Chrysler Group has cut production of its exotic sports car, the SRT Viper, by a third because of slower than expected sales, Automotive News reports.
Instead of making nine of the hand-built $104,480 two-seaters a day, production has been cut to six.
The cut shows how competitive the market has become for super-elite sports cars, never big moneymakers for manufacturers but always a chance to burnish the brand. The new Viper was a star of the 2012 New York Auto Show and went on sale earlier this year.
A Dodge fixture for year, Viper was reborn into Chrysler's performance SRT unit as a product in which Fiat, which owns Ferrari and Alfa Romeo, had a hand. As a pure American car, Viper was known for being raw and unrefined. The connection to Fiat, the Italian automaker which controls Chrysler Group, gave it a European touch.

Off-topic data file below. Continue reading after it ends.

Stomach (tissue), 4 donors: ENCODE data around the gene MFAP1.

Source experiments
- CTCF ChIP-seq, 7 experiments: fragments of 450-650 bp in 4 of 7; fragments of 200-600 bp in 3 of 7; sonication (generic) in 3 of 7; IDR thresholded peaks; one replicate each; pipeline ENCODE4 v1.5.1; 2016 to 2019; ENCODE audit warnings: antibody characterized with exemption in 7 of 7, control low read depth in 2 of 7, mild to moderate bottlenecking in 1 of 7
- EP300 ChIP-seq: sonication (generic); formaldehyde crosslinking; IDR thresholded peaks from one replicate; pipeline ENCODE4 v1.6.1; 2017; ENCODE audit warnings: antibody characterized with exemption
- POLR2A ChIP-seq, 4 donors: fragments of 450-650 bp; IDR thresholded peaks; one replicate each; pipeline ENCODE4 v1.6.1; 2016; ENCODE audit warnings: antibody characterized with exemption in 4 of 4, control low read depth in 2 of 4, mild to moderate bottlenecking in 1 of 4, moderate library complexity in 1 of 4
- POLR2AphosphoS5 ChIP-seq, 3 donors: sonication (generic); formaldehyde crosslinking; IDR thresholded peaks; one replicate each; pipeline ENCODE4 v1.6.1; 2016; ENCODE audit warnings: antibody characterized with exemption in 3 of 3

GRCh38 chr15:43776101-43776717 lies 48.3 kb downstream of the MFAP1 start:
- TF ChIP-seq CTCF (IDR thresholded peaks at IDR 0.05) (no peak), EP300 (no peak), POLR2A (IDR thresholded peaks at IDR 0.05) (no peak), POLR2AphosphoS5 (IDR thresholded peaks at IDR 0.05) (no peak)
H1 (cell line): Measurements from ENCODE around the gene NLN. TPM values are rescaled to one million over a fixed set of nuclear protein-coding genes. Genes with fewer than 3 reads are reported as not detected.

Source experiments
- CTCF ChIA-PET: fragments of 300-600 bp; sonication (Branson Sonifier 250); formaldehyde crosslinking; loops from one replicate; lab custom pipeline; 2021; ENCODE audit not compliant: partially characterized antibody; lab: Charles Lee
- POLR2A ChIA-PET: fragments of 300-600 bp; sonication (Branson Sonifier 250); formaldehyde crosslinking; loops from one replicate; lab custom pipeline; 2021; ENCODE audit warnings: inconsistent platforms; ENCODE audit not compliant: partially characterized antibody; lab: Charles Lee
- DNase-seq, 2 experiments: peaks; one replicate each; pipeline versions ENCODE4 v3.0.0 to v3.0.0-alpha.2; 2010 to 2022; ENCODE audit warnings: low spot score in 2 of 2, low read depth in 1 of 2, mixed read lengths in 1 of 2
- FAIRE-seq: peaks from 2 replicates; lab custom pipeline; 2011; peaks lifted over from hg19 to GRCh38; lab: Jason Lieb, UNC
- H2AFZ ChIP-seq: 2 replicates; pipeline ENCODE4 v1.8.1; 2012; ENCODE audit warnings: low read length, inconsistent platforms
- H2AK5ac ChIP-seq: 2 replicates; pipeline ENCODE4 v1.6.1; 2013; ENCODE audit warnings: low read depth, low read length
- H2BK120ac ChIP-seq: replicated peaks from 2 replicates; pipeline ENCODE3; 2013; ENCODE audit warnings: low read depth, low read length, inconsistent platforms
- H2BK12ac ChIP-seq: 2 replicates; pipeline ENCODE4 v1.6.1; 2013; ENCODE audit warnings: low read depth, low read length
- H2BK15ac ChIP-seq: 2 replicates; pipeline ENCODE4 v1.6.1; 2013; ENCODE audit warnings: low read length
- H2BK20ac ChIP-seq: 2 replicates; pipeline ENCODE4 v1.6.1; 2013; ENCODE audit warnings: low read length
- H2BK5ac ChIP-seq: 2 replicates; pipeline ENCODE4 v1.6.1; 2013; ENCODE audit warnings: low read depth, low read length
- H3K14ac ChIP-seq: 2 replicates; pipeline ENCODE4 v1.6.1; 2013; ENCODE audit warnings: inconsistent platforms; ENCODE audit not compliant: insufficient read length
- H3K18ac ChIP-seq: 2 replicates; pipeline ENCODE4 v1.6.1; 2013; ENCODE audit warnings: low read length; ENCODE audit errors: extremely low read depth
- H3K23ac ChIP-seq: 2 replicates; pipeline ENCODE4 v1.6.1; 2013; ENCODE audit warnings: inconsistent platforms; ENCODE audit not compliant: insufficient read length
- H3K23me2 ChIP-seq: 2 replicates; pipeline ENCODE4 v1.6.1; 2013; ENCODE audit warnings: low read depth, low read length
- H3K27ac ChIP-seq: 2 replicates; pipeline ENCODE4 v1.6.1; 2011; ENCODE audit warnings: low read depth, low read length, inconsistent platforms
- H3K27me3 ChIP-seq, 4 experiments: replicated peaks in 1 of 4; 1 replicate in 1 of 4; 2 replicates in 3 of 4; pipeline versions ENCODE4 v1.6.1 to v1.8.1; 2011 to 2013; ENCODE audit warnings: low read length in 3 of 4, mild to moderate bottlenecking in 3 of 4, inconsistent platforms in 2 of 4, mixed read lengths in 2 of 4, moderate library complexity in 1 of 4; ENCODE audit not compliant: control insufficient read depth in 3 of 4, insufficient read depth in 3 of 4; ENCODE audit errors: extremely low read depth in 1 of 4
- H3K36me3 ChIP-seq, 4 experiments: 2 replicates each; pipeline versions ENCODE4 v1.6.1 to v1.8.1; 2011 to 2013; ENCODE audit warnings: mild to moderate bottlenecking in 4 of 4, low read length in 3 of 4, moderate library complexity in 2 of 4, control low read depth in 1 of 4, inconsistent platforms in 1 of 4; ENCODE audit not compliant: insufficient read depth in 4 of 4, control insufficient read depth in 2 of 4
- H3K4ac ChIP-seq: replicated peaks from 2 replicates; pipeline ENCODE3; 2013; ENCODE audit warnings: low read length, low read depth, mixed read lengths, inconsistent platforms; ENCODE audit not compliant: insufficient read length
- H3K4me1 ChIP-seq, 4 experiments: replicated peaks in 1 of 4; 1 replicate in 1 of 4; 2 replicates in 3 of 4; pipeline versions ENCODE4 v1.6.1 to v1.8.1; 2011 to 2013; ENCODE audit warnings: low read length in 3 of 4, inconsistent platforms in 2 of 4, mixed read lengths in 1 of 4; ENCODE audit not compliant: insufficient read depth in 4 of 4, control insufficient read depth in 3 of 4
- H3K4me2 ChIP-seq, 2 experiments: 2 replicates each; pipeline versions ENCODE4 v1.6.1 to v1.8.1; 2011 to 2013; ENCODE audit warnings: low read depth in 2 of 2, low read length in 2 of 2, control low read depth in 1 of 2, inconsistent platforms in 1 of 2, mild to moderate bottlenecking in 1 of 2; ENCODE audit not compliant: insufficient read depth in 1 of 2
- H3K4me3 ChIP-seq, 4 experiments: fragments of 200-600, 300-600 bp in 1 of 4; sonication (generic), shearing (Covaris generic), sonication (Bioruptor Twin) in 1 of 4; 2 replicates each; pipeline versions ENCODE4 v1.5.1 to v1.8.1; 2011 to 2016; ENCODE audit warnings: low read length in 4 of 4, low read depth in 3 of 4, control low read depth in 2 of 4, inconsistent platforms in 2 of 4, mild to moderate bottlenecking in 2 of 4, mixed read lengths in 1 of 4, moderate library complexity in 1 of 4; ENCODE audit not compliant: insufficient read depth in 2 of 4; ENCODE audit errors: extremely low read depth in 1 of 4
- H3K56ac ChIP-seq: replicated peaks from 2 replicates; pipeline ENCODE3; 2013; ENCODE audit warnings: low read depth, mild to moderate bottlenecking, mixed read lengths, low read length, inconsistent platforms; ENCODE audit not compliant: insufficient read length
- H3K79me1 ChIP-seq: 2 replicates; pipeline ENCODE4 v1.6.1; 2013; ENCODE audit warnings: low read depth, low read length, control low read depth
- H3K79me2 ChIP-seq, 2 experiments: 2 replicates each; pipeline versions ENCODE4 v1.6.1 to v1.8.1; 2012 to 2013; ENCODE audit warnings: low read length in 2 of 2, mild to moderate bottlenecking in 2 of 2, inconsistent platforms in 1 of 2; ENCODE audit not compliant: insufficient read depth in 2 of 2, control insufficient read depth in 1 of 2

Even though buyers get a free day at a raceway to learn how to drive it, dealers are apparently hesitant about selling the 640-horsepower car with a 10-cylinder engine, the News says.
Plus, the car doesn't have winter tires and sales dip as winter is coming. Viper is built at a factory in Detroit.